What is the formula of finding mass of molecules?

In principle, since due to relativity effects the energy stored in bonds inside the molecule contributes to the total molecular mass, to obtain a very accurate determination of the mass of a molecule the sum of the mass of the particles (protons, neutrons and electrons) calculated as if the particles would be insulated should be corrected for the effect of the chemical bonds. In order to do that a quantum representation of the molecule is needed.

However this accuracy is rarely needed, the greatest number of times the mass M of the molecule is determined by adding the masses of the particles composing the molecule evaluated as if they were insulated: that is the following formula is used

M= Mp Np + Mn Nn + Me Ne

where Mp Mn Me are the masses of insulated protons, neutrons and electrons respectively and Np Nn Ne are the number of such particles composing the molecule.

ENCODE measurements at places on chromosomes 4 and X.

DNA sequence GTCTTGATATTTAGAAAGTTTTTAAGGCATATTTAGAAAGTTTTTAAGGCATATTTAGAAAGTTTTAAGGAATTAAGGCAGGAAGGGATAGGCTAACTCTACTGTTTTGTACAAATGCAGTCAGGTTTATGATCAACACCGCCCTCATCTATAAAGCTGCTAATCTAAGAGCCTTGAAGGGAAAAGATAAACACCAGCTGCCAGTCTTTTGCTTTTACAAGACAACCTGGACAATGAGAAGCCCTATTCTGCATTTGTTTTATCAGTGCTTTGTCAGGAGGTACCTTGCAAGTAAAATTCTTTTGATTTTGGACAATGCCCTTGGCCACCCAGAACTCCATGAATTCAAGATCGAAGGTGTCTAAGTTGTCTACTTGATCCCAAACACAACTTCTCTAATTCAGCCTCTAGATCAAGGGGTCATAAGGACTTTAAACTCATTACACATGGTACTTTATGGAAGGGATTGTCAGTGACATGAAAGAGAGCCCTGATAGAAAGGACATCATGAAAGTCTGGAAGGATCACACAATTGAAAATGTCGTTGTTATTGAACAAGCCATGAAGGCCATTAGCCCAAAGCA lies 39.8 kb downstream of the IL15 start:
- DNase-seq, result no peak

If a first approximation is needed, the electronic term can be also neglected, due to the small mass of electrons with respect to the protons and neutrons.

The above equation requires to compute the number of protons, neutrons and electrons composing each element (atom or ion) of the molecule. If we know the mass of each of those elements, we can replace the above equation with the sum of the mass of every element composing the molecule. In doing it however care has to be taken in not confusing similar entities with different masses, like isotopes or ions and neutral atoms.